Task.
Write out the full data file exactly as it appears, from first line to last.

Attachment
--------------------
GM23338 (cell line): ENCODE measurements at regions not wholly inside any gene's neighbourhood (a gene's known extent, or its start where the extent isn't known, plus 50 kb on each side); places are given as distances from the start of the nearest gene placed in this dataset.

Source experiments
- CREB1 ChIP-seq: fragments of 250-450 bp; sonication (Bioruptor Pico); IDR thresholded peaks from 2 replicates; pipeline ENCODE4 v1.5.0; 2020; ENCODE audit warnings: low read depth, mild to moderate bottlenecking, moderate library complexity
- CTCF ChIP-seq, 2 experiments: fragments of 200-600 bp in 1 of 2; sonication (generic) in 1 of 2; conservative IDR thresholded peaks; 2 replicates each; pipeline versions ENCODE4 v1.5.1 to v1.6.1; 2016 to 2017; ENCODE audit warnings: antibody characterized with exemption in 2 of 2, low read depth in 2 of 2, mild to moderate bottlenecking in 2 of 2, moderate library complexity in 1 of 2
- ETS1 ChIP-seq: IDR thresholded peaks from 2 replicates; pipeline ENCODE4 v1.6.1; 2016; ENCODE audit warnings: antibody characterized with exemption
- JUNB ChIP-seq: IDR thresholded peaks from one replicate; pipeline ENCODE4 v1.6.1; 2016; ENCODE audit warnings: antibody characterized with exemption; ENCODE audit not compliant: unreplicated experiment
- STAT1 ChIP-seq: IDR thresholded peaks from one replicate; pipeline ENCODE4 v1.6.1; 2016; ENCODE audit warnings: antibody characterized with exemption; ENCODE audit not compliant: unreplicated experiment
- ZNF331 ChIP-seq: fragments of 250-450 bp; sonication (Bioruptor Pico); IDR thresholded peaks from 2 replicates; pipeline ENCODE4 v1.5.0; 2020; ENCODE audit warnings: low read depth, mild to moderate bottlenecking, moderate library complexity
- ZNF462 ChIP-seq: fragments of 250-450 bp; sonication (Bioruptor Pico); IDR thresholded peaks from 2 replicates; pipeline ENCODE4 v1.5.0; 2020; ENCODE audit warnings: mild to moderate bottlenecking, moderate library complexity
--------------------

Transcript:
GM23338 (cell line): ENCODE measurements at regions not wholly inside any gene's neighbourhood (a gene's known extent, or its start where the extent isn't known, plus 50 kb on each side); places are given as distances from the start of the nearest gene placed in this dataset.

Source experiments
- CREB1 ChIP-seq: fragments of 250-450 bp; sonication (Bioruptor Pico); IDR thresholded peaks from 2 replicates; pipeline ENCODE4 v1.5.0; 2020; ENCODE audit warnings: low read depth, mild to moderate bottlenecking, moderate library complexity
- CTCF ChIP-seq, 2 experiments: fragments of 200-600 bp in 1 of 2; sonication (generic) in 1 of 2; conservative IDR thresholded peaks; 2 replicates each; pipeline versions ENCODE4 v1.5.1 to v1.6.1; 2016 to 2017; ENCODE audit warnings: antibody characterized with exemption in 2 of 2, low read depth in 2 of 2, mild to moderate bottlenecking in 2 of 2, moderate library complexity in 1 of 2
- ETS1 ChIP-seq: IDR thresholded peaks from 2 replicates; pipeline ENCODE4 v1.6.1; 2016; ENCODE audit warnings: antibody characterized with exemption
- JUNB ChIP-seq: IDR thresholded peaks from one replicate; pipeline ENCODE4 v1.6.1; 2016; ENCODE audit warnings: antibody characterized with exemption; ENCODE audit not compliant: unreplicated experiment
- STAT1 ChIP-seq: IDR thresholded peaks from one replicate; pipeline ENCODE4 v1.6.1; 2016; ENCODE audit warnings: antibody characterized with exemption; ENCODE audit not compliant: unreplicated experiment
- ZNF331 ChIP-seq: fragments of 250-450 bp; sonication (Bioruptor Pico); IDR thresholded peaks from 2 replicates; pipeline ENCODE4 v1.5.0; 2020; ENCODE audit warnings: low read depth, mild to moderate bottlenecking, moderate library complexity
- ZNF462 ChIP-seq: fragments of 250-450 bp; sonication (Bioruptor Pico); IDR thresholded peaks from 2 replicates; pipeline ENCODE4 v1.5.0; 2020; ENCODE audit warnings: mild to moderate bottlenecking, moderate library complexity